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  1. #1

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    American Life, from a Russian Perspective

    A Russian writer wrote a book about Americans (ordinary, suburban-type Americans) for the edification of Russians. I found the article about it fascinating. (Just like we don't think we have accents, how easy it is to think that the way we do something is normal, when to someone from a different culture it might look very strange indeed.)
    http://www.nytimes.com/2012/12/11/wo...-minutiae.html

    Any Russian-speaking FSU'ers read it?

  2. #2
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    I love the bit about the Wrigley's gum advertisements.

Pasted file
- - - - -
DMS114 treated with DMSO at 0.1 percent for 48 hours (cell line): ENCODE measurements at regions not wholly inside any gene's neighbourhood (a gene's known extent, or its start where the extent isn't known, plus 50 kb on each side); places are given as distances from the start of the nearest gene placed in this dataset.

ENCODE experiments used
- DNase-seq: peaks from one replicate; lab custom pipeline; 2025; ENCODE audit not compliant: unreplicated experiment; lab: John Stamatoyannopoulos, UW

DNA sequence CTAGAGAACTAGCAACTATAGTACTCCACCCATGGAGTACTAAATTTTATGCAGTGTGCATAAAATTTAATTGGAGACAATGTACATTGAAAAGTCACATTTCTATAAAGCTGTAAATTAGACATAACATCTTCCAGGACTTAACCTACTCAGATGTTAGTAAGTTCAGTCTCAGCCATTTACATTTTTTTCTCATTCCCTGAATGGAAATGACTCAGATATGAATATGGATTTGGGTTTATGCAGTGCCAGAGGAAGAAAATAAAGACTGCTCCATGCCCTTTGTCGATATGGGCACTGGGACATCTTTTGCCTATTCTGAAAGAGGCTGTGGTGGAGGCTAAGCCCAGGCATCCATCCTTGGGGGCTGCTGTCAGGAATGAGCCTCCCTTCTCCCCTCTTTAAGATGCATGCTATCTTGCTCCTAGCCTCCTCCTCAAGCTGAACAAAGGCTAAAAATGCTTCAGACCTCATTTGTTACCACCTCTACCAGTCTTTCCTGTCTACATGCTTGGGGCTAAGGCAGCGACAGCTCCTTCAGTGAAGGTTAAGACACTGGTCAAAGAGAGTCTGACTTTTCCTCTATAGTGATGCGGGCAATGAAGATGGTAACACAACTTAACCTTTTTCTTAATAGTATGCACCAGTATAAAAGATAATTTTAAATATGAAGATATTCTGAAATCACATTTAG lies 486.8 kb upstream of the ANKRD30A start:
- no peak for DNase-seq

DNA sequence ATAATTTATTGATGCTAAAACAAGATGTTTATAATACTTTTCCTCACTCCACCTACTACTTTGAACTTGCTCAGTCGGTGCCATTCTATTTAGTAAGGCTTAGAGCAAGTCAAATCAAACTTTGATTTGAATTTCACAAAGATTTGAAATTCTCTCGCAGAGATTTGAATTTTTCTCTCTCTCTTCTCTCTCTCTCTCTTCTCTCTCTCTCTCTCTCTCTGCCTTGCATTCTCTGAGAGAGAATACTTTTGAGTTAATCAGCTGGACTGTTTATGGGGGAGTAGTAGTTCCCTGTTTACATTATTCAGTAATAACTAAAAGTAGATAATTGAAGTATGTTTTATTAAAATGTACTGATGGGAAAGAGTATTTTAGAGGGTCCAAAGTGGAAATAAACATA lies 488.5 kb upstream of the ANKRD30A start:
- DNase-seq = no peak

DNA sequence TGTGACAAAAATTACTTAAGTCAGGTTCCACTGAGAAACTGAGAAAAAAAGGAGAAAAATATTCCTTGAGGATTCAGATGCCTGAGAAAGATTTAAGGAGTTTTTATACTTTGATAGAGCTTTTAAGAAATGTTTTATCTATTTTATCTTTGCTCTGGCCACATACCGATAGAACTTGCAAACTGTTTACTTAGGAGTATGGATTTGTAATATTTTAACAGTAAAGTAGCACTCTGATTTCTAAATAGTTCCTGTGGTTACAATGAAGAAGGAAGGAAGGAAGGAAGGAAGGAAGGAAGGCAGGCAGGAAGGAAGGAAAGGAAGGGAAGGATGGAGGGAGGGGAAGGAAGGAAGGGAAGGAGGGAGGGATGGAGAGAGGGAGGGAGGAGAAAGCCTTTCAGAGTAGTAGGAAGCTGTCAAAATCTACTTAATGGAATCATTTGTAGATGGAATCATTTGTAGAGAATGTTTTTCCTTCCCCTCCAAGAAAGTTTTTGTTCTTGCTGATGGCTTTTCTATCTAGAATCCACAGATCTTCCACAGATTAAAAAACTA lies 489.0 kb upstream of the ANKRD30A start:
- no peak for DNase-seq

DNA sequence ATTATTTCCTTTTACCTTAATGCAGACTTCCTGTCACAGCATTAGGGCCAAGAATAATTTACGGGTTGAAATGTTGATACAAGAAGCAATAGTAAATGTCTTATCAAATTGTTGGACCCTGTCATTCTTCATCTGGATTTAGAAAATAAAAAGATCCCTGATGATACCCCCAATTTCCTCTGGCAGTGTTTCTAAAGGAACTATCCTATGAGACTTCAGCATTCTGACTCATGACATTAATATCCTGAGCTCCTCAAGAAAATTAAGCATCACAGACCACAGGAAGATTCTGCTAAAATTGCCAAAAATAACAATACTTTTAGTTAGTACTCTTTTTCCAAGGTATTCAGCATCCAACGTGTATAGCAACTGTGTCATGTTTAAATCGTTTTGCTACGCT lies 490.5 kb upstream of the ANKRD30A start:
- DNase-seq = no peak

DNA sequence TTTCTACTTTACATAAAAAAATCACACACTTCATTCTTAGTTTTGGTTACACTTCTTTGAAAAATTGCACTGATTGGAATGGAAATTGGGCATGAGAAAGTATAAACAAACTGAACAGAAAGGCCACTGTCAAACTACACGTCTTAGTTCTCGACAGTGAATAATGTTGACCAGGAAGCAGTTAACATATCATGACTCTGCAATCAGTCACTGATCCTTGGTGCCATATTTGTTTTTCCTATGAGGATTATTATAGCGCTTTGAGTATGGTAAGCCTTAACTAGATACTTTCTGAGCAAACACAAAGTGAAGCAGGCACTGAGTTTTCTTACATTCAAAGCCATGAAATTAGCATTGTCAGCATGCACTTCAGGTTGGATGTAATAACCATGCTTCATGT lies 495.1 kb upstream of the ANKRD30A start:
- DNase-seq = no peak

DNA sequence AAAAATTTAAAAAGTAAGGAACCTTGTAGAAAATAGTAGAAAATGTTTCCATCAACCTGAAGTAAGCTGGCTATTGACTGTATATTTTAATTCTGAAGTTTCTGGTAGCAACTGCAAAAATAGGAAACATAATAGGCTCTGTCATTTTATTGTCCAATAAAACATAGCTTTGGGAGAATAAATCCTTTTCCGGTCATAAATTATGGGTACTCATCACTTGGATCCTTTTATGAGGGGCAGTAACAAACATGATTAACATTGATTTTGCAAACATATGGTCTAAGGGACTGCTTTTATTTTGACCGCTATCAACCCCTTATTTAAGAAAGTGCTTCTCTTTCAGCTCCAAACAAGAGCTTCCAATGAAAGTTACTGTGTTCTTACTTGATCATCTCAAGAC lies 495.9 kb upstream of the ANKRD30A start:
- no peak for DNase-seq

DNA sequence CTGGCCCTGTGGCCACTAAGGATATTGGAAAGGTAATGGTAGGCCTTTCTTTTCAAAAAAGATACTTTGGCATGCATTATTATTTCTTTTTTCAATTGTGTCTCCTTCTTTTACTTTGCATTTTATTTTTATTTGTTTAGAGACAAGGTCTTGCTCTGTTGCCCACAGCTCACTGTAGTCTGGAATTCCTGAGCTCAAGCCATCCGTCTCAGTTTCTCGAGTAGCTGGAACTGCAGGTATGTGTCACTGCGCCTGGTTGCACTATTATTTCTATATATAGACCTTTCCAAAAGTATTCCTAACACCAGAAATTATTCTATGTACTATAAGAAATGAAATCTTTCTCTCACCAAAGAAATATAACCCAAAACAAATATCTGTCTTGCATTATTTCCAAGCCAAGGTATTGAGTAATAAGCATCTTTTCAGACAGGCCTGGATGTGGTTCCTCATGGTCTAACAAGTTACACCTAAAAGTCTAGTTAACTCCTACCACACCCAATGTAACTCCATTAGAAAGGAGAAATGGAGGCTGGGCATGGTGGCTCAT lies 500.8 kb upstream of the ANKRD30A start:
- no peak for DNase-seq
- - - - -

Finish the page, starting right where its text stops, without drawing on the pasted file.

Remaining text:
3. #3
    aspiring tri-national
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    I would like to read Tinami's review.
    "Youth and vigor is no match for age and deceit." -- Prancer

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    “You can’t suddenly show up at a friend’s house in the middle of the night with a bottle of vodka, to talk over your problems and seek support,”

    Well, you can, but be prepared for me to fall asleep on you!

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    I'd love to read that book.

    A lot of what he says are things that I can relate to, especially when you arrive to the US from a very close knit culture, which completely hinges on "family".

  6. #6

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    Fascinating article. I'd love to read the book too.